OpenBSD Journal

c2k15: stsp@ on wifi and usb matters, and a peek to the UTF-8 future

Contributed by pitrh on from the dept.

Stefan Sperling (stsp@) may not have landed just yet, but he did file this report from the newly concluded hackathon:

The net80211 wireless code has plenty of comments referring to sections of and old version of the 802.11 standard. I started updating such references in the ieee80211.h header to the 802.11-2012 ("11n") version of the standard, and also added new macros for meta data added in this newer version.

Next I wanted to inspect 11n meta data floating around the hackroom. There were two access points run by us, and plenty additional ones already present in the venue. I taught tcpdump(8) about 11n meta data in beacons broadcasted by access points to see which 11n features they support. Because many 11n features are in fact optional (the lowest required feature set of a client provides only 65Mbit/s, not much more than the 54Mbit/s offered by older standards), inspecting feature flags in beacons is the only way to know what a particular 11n AP can really do.

I had brought with me a bag full of USB wifi devices I've collected, some of which already work and some not. Some should be working but are somehow broken, either by hardware issues or because of driver bugs. With help from mpi@ I fixed a problem in the urtw(4) driver which brought down the entire system if a device with a slightly damaged connector was attached. We also tried to fix a problem in the uath(4) driver which fails to initialise any of 3 supposedly supported devices thrown at it. We didn't manage to figure this problem out, though.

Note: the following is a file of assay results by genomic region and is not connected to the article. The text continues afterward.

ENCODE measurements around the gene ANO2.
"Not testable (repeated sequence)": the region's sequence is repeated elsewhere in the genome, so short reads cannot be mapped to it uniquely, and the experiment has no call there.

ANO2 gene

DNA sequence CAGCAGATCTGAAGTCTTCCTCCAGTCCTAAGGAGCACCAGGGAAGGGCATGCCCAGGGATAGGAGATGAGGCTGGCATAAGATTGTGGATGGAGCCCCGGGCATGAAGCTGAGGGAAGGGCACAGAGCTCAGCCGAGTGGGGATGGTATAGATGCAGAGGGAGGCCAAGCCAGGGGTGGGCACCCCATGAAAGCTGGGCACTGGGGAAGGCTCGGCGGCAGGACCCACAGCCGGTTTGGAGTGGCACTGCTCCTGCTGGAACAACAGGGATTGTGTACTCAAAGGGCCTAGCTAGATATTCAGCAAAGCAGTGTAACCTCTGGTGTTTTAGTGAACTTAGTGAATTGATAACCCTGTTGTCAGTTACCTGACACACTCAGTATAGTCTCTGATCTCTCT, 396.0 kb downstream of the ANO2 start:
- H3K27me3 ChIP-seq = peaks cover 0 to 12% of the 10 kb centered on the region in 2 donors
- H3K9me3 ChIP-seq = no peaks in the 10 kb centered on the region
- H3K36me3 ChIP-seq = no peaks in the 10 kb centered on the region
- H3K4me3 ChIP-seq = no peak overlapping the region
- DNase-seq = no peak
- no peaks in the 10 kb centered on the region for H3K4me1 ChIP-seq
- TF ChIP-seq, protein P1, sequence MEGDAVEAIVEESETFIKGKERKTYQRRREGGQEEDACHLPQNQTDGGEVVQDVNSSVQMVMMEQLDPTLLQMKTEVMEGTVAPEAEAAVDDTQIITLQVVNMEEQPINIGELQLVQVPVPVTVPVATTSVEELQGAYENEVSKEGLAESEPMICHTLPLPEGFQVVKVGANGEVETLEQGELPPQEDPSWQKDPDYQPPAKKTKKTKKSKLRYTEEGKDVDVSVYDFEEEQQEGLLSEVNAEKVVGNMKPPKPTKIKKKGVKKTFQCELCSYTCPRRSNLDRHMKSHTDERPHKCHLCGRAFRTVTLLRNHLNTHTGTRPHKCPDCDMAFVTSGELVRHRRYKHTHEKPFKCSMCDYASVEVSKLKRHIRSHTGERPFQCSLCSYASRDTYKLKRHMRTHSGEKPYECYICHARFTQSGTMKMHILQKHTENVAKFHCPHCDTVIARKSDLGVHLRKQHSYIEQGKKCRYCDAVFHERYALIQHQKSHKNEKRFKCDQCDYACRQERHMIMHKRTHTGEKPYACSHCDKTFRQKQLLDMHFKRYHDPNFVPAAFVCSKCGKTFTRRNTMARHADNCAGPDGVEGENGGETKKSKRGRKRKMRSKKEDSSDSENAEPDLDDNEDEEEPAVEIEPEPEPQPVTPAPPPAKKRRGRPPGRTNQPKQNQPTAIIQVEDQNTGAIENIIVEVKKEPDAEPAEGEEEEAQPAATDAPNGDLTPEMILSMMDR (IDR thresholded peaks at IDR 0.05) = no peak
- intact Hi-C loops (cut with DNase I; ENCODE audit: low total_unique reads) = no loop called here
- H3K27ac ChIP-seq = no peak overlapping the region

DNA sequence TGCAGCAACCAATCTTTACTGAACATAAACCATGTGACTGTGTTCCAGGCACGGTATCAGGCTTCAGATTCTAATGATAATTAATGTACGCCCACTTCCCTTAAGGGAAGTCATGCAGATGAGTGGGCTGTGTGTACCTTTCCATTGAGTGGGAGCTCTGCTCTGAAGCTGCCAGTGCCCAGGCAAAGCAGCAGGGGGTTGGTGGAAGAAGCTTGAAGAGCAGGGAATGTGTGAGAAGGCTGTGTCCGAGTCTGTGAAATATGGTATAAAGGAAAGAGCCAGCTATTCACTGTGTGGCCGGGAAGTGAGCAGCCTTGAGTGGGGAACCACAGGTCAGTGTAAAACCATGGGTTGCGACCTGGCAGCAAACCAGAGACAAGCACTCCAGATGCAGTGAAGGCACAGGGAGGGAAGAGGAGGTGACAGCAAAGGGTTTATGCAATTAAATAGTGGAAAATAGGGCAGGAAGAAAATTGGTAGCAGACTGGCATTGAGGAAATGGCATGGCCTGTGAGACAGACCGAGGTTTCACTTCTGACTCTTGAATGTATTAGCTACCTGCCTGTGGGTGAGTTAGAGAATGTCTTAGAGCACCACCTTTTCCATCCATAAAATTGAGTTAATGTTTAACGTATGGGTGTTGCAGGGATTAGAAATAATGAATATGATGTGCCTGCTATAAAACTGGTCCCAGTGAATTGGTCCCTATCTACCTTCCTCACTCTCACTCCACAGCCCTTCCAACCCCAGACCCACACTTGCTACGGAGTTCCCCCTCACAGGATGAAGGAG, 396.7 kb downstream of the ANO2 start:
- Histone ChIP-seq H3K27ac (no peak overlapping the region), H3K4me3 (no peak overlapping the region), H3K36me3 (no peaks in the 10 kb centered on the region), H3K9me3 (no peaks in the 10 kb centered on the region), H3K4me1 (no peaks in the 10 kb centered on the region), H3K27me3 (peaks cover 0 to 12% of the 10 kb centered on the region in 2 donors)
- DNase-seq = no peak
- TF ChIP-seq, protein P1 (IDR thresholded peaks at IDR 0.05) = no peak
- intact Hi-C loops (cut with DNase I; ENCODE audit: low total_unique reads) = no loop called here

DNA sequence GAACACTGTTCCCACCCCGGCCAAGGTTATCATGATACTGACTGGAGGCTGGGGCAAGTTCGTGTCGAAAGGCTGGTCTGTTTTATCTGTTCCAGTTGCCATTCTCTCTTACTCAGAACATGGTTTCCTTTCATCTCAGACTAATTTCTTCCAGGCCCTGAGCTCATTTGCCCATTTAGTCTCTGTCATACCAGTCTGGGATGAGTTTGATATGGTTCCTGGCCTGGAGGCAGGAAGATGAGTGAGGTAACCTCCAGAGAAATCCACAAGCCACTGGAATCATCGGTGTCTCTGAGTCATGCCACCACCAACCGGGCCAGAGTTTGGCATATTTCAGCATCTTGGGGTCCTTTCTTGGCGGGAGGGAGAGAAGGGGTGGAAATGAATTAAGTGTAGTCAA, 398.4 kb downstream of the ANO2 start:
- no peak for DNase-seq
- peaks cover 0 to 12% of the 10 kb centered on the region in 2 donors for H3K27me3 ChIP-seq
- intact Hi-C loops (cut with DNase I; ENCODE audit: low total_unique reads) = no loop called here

I also looked into a crash that is caused by a race condition in the run(4) driver. This is not fixed yet because the solution is a bit more involved than expected. I ended up trying to hunt down a similar race in the iwm(4) driver. I have a diff for this that's almost ready, but testing by jca@ revieled my diff breaks suspend/resume for him most of the time. So more work is required and the diff did not get committed.

Partway through the hackathon tedu@ proposed an old diff of his to make our base ls(1) utlity display multi-byte characters. This led to a long discussion about how to expand UTF-8 support in base. The conclusion so far indicates that single-byte locales (such as ISO-8859-1 and KOI-8) will be removed from the base OS after the 5.8 release is cut. This simplifies things because the whole system only has to care about a single character encoding. We'll then have a full release cycle to bring UTF-8 support to more base system utilities such as vi(1), ksh(1), and mg(1). To help with this plan I started organizing a UTF-8-focused hackathon for some time later this year.

Thanks for the report and the great work, Stefan! We're looking forward to hearing about the upcoming developments already.

(Comments are closed)


Comments
  1. By Jorden Verwer (94.209.56.203) on